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The debate regarding the use of EPA-enriched oral nutritional supplements (ONS) versus standard oral nutritional supplements with cancer patients has been ongoing for several years and it continues to be a hot topic in the area of cancer cachexia.
This article aims to summarise recent research and guidelines, and to suggest a step-by-step approach to choosing ONS in this patient group.
Cancer cachexia is a multifactorial syndrome defined by an ongoing loss of skeletal muscle mass (with or without loss of fat mass) that cannot be fully reversed by conventional nutritional support and leads to progressive functional impairment. It is characterised by progressive wasting of tissues, severe weight loss, anorexia, early satiety, weakness, metabolic alterations and inflammation.
Over the last ten years research has focused on the effect of Eicosapentaenoic Acid (EPA) in down regulating the inflammatory process, reducing muscle breakdown and attenuating the acute phase response within the cachectic patient. Early studies into supplementation with EPA in weight-losing cancer patients yielded promising results, including preservation of lean body mass (LBM), increased physical activity, improved appetite and weight gain.
However, these studies were generally small, non-randomised or uncontrolled. Subsequent large randomised clinical trials failed to show the same benefit on lean body mass and a systematic Cochrane review in 2007 concluded that there was insufficient evidence that EPA provides a benefit over placebo on cancer cachexia and related symptoms.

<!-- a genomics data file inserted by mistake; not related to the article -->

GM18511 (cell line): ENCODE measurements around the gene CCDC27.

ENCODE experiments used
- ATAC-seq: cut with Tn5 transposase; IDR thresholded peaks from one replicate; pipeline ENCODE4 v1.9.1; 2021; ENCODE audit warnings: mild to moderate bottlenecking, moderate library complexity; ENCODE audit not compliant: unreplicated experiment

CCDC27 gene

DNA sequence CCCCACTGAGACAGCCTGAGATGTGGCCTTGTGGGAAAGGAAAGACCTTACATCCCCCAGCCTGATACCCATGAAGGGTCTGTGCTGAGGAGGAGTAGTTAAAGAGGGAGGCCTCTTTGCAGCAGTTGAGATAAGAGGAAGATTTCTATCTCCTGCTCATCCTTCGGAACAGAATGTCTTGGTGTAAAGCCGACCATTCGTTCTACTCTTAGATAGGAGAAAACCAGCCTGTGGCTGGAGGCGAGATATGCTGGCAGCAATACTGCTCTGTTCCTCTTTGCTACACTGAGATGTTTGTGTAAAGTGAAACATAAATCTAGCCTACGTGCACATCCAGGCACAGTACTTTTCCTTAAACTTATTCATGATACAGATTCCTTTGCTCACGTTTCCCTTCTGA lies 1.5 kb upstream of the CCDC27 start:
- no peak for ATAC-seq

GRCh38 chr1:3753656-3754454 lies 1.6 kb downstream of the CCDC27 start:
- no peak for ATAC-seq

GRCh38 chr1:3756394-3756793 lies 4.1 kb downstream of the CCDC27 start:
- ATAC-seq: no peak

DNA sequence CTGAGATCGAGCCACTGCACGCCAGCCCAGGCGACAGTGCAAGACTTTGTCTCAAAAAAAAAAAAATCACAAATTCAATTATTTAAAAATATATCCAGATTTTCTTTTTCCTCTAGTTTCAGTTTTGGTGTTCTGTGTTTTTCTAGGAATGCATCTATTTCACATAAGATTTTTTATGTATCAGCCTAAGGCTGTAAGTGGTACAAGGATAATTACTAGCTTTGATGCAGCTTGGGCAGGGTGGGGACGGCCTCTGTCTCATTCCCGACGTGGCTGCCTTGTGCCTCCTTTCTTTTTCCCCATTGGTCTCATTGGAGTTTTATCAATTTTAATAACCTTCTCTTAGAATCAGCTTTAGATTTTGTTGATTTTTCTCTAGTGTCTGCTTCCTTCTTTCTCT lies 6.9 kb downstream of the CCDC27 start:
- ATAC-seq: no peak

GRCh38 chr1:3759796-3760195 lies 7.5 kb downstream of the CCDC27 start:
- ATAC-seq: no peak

However in the last three years, several studies have again raised the potential benefits of EPA in preventing loss of LBM and maintaining or gaining LBM in cancer patients.
Three of these key studies are summarised in Table 1.
In 2011 an international panel of experts developed a consensus statement on the definition and classification of cancer cachexia. It was agreed that cachexia syndrome can develop progressively through various stages – precachexia to cachexia to refractory cachexia. The stages are outlined in Table 2.
It has been noted that a particular weakness of many cachexia intervention trials was to include patients in the terminal stage alongside earlier stage individuals, grouping together patients with extremely wide ranges of weight loss. Patients with refractory cachexia are unlikely to benefit from interventions aimed at reversing muscle and weight loss. The Cochrane review in 2007 included trials of patients with a confirmed diagnosis of incurable or advanced cancer, and either a reported weight loss of ≥ 5% or clinical diagnosis of cachexia. Therefore, refractory cachexia may have been present in the patient populations of these trials.
The patients included in the trials in Table 1 had generally mild or insignificant weight loss, and may have been in the pre-cachexia stage. Therefore, EPA supplementation may be expected to be more effective when implemented early within the stages of cachexia, with the aim of preventing losses and maintaining muscle mass. This suggests that stage of cachexia should therefore be included as part of a nutritional assessment and considered when choosing ONS for cancer patients.
The following steps may be useful to guide when, if and how to use ONS with cancer patients, based on the current available evidence.
Step 1 – Assessment of the patient
To determine stage of cancer cachexia, a dietetic assessment should include percentage weight loss, BMI, anthropometric measurements, inflammatory markers such as CRP and blood glucose, as well as appetite, dietary intake, GI symptoms and treatment side effects. Information should be gathered on performance status and prognosis. These should be assessed ideally within 4 weeks of cancer diagnosis.